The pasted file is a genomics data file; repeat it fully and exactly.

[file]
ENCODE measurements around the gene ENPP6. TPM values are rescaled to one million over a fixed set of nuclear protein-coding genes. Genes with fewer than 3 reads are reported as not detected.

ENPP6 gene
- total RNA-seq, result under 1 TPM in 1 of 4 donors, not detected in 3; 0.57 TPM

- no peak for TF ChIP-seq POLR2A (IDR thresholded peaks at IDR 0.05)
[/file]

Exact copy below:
ENCODE measurements around the gene ENPP6. TPM values are rescaled to one million over a fixed set of nuclear protein-coding genes. Genes with fewer than 3 reads are reported as not detected.

ENPP6 gene
- total RNA-seq, result under 1 TPM in 1 of 4 donors, not detected in 3; 0.57 TPM

- no peak for TF ChIP-seq POLR2A (IDR thresholded peaks at IDR 0.05)